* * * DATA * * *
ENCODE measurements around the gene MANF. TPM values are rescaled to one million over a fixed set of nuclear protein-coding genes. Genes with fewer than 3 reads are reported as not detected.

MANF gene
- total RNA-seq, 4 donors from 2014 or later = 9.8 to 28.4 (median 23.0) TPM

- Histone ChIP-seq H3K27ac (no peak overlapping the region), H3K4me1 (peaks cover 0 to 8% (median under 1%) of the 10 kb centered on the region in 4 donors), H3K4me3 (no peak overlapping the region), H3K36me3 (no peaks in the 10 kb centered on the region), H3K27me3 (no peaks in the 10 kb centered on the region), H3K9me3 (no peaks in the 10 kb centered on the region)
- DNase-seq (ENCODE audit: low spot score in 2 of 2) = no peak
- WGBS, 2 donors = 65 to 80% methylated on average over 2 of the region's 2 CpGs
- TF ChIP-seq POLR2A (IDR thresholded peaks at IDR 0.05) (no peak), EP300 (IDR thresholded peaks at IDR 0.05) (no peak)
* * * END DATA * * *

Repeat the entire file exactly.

ENCODE measurements around the gene MANF. TPM values are rescaled to one million over a fixed set of nuclear protein-coding genes. Genes with fewer than 3 reads are reported as not detected.

MANF gene
- total RNA-seq, 4 donors from 2014 or later = 9.8 to 28.4 (median 23.0) TPM

- Histone ChIP-seq H3K27ac (no peak overlapping the region), H3K4me1 (peaks cover 0 to 8% (median under 1%) of the 10 kb centered on the region in 4 donors), H3K4me3 (no peak overlapping the region), H3K36me3 (no peaks in the 10 kb centered on the region), H3K27me3 (no peaks in the 10 kb centered on the region), H3K9me3 (no peaks in the 10 kb centered on the region)
- DNase-seq (ENCODE audit: low spot score in 2 of 2) = no peak
- WGBS, 2 donors = 65 to 80% methylated on average over 2 of the region's 2 CpGs
- TF ChIP-seq POLR2A (IDR thresholded peaks at IDR 0.05) (no peak), EP300 (IDR thresholded peaks at IDR 0.05) (no peak)